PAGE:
The ‘bad Guy’ Image And How It Gets Made
9 July 2001
The Indian Express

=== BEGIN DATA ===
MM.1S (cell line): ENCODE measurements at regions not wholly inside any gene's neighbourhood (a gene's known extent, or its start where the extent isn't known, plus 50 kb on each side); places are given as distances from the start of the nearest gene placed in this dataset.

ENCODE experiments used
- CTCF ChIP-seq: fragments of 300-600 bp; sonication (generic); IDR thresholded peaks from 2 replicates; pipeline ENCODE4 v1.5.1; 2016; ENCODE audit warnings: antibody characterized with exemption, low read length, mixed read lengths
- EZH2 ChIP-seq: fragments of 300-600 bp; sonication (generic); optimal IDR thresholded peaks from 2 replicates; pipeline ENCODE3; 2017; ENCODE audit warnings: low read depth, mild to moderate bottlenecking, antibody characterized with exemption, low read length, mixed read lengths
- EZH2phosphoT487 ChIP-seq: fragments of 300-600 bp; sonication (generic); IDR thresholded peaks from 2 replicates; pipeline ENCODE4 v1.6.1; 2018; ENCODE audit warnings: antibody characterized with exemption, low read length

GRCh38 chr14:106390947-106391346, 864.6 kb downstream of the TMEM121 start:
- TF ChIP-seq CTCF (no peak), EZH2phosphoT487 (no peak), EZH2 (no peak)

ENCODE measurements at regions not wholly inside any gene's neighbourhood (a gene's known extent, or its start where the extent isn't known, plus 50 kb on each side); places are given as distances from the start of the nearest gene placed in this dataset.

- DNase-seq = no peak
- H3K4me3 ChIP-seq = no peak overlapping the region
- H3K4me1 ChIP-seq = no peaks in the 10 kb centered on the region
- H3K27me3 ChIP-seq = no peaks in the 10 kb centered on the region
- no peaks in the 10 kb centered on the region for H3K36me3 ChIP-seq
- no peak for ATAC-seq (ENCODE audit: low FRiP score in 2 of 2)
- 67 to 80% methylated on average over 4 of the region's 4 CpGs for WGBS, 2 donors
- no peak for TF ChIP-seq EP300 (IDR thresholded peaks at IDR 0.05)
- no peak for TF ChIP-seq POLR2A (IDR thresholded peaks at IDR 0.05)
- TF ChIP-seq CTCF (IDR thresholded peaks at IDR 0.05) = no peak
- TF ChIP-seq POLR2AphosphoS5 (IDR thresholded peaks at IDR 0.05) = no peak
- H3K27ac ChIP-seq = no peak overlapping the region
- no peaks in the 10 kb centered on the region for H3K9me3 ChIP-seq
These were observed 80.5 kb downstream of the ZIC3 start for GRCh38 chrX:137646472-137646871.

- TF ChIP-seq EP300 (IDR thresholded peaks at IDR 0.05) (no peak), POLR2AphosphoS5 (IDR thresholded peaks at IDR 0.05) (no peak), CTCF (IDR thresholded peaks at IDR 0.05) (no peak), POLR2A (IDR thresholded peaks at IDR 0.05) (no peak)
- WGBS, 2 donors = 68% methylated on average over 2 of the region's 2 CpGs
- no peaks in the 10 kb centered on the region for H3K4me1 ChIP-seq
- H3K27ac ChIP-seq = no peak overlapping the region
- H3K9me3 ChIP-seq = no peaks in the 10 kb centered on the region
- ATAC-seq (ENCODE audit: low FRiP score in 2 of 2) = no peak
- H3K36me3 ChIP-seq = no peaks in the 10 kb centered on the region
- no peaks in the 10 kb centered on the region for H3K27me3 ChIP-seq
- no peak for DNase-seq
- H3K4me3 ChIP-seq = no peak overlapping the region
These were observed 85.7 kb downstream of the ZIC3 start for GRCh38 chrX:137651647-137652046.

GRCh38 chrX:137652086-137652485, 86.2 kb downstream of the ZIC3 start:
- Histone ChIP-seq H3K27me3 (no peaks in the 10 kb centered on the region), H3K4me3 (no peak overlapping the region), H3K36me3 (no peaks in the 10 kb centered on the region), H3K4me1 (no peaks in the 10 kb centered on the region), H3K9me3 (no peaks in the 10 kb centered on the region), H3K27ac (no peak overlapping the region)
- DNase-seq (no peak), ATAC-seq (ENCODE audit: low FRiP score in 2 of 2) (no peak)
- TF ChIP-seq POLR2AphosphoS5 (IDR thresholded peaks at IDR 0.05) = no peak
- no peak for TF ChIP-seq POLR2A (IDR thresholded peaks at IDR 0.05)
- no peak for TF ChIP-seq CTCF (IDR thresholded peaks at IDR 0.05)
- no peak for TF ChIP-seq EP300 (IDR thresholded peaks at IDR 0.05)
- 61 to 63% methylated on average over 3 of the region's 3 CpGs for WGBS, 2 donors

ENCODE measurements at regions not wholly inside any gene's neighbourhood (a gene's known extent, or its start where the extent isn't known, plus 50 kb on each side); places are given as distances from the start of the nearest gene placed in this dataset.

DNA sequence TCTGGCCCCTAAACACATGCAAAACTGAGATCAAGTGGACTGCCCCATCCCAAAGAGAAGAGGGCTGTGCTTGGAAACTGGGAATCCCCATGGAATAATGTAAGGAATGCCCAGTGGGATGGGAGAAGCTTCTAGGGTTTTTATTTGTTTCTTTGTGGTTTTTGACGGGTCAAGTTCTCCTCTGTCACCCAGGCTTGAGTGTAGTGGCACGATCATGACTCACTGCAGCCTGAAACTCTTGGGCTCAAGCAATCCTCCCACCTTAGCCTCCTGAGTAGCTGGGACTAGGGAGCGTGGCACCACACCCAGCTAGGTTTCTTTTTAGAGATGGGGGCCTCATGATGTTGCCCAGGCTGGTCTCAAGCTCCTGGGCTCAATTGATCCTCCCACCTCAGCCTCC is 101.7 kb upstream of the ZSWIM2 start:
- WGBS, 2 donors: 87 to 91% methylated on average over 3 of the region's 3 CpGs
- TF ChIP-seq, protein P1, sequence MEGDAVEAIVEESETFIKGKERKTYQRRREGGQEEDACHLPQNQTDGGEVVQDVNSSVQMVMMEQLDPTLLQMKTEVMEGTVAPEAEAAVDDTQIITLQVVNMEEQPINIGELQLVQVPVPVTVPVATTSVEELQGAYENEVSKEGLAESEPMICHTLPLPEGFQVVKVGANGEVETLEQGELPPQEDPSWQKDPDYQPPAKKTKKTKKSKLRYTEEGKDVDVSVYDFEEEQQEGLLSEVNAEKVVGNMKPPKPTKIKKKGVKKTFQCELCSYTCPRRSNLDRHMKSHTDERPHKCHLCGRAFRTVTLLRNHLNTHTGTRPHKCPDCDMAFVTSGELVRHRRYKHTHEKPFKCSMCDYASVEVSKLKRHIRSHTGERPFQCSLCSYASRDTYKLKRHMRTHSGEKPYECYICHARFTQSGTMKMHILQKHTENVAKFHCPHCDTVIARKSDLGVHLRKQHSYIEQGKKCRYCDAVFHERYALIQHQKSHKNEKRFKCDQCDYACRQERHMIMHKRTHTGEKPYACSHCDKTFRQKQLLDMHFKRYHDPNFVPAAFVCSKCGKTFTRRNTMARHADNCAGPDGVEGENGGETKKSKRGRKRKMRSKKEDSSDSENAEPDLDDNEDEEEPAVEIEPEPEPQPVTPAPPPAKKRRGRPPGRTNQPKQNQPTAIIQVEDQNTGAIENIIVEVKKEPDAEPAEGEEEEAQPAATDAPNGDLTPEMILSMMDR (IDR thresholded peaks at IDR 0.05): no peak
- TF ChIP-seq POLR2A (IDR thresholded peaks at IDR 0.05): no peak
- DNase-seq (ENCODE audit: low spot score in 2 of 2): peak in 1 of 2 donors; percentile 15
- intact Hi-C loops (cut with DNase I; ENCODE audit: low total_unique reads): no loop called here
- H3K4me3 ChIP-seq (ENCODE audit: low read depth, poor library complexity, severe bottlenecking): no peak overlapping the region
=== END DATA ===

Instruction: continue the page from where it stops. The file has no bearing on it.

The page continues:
NEW DELHI: GENERAL Musharraf began by building his image as that of a man with an enlightened vision. After he faced opposition from the right-wing orthodoxy, he analysed it by saying that only one per cent of the Islamists in Pakistan were really extremists. That meant the overwhelming majority of Pakistanis were enlightened like him. It is possible that his religion minister did not think that enlightenment was what Pakistan could live with. So now we have what may be called in Urdu ilaj bil mithl, a kind of mithridatic Islamisation to make the poison of the extremists ineffective. In Pakistan, the best gambit is to do it through Islam because no one objects. Most Pakistanis go quiet or go along, no one really knows how to oppose wrong things done in the name of Islam. The first extraordinary ‘‘correction’’ to enlightenment that our religion ministry did was to declare that the destruction of historical statues by the Taliban was quite Islamic. This could mean that all the statues in Pakistan’s museums could be destroyed. Or if someone destroyed them, the religion ministry will go along. The next thing the ministry has done is to send a list of ‘‘items’’ to the Council of Islamic Ideology (CII) to consider as contents of a new ordinance called Hisba Ordinance, which Musharraf may promulgate as his bit of Shariat. That will kill the germs of extremism among the one-per cent population that is getting out of hand; it will also kill the population’s hope of getting rid of the morass of a Taliban type of Islam into which Pakistan is sinking despite the one-percent rhetoric adopted by opinion-makers. The Taliban did arouse passions in countries where Buddhism is still alive in one form or another. In Myanmar, mobs have gone around burning mosques and Muslim houses, forcing many to flee. In Japan, the reaction has been anti-Muslim, or rather anti-Pakistani; some people have even tried to desecrate the Quran. We don’t know if the rest of the world protested along with Pakistan, but it would have been better had others too shown the same kind of official hurt that Pakistan has experienced under its Penal Code provisions. The Penal Code of course is for internal purposes and one can’t deny that there are more desecrations of the Quran daily in Pakistan than in Japan. Namaz as Musharraf’s Shariat: The Hisba Ordinance will start doing what the Islamic measures taken by Bhutto did to him after 1971. He banned liquor and apostatised the Qadianis to defang the mullahs. But that step, far from being mithridatic, spurred the clergy on till it got rid of him to usher in a new Islamic phase in cohabitation with the Army. Today, the Army has cleared the decks for the clergy once again. The Hisba Ordinance will presumably please the warrior priests, but will Musharraf be able to save his skin from the one per cent he wants to neutralise? Reading the statements of the owners of religious militias, the Enemy Number One remains Musharraf himself, ‘‘an American agent and a slave of IMF and the World Bank’’. From the sketchy press reports, the Hisba Ordinance will set up a system of namaz that General Zia tried to establish in his time but failed. The Ordinance will see to it that business closure is complete five times a day when namaz is being offered. If someone is open, presumably there will be punishment for it, and the police will be happily involved in capturing the new crop of culprits because it will absolve them from the tougher duty of capturing armed dacoits against whom the citizen no longer has any protection. CII chief S.M. Zaman has always resented the fact that Pakistan’s weekly holiday is Sunday and not Friday. That could be included in the Ordinance too, and if General Musharraf dares to delete anything, there can always a 33-party alliance of the religious parties willing to take to the streets till the chief executive signs on the dotted line. This storm could add itself to the tornado expected in July 2001 when the clergy perceives that the UBL appeal to the Supreme Court over riba is a chink in the armour of the General and decide to test his strength. The Sunni-Sunni conflict: But the Sunni-Sunni thing was on for some time. The Barelvi were asserting themselves since 1991 against the dominance of the Deobandis, but no one paid heed. We were so happy with jehad conducted by the Wahabi-Deobandi warriors of Islam that we forgot that Barelvis too could be pretty tough. Of course, the Barelvi-Deobandi divide is quite old and has become violent in the past. But the Barelvis had to lie low mostly because the Deobandis had become toughened with limitless jehadi funds and the military training manuals the Americans had bequeathed to the Afghans when they were there. Pakistan’s image is ruined by the many-sided bloody vendettas going on. There is the Sunni-Shia conflict to which now we have added the Sunni-Sunni conflict. Xenophobia is rampant in the country, which has killed not only Iranians because they are Shia, but also Americans because the US is the enemy country. The clergy has been issuing fatwas of death and the Western embassies have been issuing advisories to their citizens against travelling to Pakistan. To top it all, the India-Pakistan ‘‘war’’ is taking on a sinister dimension. No one knows who actually kills people in bomb explosions all across Pakistan. India too has a similar situation back home — the difference is that Pakistan is seriously destabilised by this covert war while India is not. No one in his right mind will invest here when all this is going on. When General Musharraf’s own Shariat is enforced, violence will be associated more firmly with the state of Pakistan.